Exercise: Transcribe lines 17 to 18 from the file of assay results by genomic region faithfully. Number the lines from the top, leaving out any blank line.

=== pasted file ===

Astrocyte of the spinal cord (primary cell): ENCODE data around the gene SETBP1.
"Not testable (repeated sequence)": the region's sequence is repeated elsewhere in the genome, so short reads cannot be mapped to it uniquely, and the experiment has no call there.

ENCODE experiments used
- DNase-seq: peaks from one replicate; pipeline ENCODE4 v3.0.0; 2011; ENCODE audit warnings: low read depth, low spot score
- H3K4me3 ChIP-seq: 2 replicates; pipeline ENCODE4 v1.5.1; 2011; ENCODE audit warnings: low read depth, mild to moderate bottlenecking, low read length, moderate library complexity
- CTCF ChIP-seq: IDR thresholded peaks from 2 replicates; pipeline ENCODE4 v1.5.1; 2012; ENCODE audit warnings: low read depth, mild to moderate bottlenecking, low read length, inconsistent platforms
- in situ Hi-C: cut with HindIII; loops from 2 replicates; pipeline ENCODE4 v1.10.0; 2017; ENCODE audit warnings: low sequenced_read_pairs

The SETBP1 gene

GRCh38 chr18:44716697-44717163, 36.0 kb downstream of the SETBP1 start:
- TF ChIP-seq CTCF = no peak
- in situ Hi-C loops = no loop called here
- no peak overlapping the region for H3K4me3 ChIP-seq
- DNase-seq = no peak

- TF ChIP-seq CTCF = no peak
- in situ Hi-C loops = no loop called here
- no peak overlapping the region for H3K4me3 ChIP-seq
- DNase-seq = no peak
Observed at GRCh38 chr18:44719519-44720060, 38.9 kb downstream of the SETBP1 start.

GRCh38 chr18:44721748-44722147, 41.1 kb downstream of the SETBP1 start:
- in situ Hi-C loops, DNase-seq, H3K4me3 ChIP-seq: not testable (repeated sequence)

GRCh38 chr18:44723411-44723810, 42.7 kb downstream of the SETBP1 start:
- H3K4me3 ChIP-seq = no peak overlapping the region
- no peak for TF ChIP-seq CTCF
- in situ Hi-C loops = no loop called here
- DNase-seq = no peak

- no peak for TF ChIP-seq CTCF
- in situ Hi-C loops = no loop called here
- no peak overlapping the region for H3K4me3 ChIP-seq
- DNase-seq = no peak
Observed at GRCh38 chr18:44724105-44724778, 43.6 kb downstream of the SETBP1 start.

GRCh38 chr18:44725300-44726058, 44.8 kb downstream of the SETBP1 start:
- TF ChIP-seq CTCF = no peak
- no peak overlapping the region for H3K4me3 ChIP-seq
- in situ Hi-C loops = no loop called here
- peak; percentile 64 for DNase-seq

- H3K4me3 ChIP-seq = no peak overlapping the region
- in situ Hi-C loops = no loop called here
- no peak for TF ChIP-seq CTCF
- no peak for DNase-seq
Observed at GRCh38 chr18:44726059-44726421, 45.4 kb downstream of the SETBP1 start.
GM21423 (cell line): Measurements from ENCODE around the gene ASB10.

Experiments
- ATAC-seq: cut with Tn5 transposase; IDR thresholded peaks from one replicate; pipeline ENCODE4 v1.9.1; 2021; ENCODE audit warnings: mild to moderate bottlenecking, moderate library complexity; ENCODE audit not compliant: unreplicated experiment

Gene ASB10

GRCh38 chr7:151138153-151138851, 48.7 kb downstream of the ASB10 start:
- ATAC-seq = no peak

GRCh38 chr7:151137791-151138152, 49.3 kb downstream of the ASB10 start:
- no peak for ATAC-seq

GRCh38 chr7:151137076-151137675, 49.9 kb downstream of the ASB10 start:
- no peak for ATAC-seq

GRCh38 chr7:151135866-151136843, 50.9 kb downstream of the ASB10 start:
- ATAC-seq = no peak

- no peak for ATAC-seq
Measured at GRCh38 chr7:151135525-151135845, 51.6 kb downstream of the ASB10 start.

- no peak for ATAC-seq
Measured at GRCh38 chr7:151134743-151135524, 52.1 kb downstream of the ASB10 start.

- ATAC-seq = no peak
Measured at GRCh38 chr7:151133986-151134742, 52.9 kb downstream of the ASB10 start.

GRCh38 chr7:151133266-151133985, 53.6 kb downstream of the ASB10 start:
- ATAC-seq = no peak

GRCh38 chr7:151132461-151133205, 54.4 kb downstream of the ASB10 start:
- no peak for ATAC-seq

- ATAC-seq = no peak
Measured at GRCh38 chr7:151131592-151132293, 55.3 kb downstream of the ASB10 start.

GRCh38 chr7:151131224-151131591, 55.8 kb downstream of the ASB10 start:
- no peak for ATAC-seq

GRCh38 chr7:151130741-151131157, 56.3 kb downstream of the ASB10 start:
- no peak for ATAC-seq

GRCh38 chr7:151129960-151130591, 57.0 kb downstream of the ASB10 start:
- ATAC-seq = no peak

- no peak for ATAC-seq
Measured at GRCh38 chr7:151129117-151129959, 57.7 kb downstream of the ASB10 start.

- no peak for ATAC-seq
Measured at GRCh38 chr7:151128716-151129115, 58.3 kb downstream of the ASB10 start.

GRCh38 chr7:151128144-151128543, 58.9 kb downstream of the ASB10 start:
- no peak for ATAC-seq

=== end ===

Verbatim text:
- DNase-seq = no peak
Observed at GRCh38 chr18:44719519-44720060, 38.9 kb downstream of the SETBP1 start.